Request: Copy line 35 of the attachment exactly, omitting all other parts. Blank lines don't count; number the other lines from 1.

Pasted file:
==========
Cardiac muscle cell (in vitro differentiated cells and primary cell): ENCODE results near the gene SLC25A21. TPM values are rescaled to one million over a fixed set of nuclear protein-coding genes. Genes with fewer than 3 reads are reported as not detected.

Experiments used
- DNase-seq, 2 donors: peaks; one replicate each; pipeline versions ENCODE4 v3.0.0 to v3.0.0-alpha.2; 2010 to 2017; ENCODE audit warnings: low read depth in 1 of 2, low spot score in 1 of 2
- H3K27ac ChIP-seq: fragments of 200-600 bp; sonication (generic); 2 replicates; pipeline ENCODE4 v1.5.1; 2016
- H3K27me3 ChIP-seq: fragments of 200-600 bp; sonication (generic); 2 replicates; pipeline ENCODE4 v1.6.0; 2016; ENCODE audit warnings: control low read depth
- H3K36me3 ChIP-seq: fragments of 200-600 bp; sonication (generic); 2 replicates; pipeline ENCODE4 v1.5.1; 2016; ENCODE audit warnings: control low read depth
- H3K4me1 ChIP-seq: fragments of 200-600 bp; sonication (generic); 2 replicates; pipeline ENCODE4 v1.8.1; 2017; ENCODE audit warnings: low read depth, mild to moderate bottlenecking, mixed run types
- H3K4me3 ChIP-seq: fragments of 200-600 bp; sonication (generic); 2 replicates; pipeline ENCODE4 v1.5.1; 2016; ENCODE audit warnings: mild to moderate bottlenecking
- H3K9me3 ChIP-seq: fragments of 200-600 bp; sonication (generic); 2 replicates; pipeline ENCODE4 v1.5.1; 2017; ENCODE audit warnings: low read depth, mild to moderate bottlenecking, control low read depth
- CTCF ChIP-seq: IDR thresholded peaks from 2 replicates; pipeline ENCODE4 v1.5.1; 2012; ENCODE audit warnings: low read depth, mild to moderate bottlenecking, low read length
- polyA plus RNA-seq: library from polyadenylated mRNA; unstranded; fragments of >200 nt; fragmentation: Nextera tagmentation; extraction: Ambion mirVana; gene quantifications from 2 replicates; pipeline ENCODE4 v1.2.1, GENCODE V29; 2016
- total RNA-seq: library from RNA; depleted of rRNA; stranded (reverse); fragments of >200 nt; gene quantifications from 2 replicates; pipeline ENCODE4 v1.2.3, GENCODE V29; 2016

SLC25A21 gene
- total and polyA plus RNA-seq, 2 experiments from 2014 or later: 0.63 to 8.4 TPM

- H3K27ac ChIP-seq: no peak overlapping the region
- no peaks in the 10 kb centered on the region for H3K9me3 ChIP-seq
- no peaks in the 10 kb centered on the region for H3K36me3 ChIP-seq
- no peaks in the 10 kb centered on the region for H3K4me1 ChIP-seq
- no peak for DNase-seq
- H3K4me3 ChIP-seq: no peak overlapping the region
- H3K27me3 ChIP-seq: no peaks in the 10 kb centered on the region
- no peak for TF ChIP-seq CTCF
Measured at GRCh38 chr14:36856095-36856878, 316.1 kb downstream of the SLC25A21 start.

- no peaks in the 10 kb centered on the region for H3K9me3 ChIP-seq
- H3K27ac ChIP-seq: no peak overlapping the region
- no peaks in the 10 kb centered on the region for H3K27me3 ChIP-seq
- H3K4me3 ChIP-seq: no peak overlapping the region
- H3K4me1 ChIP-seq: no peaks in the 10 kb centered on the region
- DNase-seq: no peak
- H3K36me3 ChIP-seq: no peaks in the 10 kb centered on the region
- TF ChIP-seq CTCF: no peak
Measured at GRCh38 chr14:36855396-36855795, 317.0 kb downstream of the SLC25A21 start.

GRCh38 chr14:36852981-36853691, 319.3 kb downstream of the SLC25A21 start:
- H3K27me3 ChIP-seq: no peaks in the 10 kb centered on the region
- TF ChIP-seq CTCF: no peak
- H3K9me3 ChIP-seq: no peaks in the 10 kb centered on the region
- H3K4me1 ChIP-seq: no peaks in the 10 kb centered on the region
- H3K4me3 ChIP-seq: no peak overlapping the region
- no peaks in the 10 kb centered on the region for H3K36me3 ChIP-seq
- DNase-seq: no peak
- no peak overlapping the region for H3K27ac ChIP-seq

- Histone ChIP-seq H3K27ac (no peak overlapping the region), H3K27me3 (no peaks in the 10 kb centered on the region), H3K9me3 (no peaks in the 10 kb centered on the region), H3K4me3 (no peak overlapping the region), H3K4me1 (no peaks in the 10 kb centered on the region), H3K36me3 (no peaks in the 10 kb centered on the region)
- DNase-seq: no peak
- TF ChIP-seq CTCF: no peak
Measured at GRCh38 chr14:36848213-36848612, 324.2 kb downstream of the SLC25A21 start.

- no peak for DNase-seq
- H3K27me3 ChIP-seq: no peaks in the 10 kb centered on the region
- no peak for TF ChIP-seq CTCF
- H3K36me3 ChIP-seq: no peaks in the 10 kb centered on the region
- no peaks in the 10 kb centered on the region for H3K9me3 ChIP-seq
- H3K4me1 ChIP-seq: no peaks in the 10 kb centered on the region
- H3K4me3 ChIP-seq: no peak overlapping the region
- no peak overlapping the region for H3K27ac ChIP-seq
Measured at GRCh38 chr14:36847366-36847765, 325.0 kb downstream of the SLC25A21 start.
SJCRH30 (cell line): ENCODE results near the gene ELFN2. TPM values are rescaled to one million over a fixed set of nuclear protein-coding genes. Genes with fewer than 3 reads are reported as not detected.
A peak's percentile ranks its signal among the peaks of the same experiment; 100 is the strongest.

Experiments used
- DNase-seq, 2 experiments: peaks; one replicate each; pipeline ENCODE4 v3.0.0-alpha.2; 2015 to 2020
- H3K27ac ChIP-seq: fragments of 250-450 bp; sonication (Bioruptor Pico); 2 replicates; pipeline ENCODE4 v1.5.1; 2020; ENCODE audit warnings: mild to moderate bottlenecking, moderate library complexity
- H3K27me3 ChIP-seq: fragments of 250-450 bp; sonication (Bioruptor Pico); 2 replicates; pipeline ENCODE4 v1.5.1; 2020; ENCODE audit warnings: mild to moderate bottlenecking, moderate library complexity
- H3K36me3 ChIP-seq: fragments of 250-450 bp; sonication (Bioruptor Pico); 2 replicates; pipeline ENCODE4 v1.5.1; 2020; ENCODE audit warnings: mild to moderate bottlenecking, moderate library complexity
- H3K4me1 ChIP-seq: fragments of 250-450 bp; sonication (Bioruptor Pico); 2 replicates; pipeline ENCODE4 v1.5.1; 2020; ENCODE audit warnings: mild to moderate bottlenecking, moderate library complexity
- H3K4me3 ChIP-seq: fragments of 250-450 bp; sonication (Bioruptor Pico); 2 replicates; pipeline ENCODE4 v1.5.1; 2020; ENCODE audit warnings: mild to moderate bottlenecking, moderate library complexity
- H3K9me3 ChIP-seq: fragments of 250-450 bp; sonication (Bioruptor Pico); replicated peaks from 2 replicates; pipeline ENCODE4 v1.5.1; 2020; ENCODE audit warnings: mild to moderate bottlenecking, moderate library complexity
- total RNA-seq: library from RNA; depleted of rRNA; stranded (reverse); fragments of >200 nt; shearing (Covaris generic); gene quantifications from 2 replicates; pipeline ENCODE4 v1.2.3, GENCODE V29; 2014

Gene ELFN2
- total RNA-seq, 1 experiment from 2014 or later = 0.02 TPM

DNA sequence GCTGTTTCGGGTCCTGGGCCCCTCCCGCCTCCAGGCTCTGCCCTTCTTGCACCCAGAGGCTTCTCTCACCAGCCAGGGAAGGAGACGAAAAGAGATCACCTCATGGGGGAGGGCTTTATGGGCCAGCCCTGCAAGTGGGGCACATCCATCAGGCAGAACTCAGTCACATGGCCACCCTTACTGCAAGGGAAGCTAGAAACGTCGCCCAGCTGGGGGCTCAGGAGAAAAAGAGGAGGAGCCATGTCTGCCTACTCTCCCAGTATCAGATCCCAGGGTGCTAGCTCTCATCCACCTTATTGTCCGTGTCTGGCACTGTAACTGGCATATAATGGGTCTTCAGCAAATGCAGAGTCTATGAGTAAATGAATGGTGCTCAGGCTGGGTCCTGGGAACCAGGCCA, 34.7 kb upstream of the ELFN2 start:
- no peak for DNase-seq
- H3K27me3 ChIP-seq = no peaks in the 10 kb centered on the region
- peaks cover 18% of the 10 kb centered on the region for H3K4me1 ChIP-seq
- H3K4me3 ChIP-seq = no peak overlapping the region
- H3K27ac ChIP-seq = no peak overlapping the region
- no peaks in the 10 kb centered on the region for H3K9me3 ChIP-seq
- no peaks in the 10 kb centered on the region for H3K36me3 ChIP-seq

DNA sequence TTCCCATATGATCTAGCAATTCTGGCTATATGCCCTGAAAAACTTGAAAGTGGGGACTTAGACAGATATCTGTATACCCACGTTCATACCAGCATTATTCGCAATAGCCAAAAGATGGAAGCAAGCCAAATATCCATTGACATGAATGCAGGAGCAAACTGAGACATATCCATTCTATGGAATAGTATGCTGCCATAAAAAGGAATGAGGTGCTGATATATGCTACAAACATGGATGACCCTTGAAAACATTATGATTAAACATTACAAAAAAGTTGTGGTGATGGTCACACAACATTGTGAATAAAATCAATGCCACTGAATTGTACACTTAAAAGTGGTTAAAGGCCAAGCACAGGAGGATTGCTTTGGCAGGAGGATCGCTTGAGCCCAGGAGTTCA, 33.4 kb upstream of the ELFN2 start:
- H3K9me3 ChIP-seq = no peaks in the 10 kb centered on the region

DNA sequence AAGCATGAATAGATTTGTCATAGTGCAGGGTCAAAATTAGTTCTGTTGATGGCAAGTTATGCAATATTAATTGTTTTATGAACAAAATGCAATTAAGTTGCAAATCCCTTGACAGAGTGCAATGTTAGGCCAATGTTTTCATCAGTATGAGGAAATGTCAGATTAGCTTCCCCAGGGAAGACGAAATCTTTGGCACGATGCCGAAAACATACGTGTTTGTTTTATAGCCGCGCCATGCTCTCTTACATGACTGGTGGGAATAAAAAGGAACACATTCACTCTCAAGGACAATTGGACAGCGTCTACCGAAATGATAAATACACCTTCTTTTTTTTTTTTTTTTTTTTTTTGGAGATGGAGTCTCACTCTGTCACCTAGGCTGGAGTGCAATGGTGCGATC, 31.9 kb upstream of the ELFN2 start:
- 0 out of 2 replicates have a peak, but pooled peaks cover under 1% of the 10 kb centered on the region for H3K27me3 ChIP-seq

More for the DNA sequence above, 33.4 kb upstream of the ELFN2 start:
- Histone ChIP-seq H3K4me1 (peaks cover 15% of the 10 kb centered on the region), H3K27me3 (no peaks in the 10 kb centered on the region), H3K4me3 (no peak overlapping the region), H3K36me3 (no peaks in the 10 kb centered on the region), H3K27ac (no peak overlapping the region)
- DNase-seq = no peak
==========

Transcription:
- TF ChIP-seq CTCF: no peak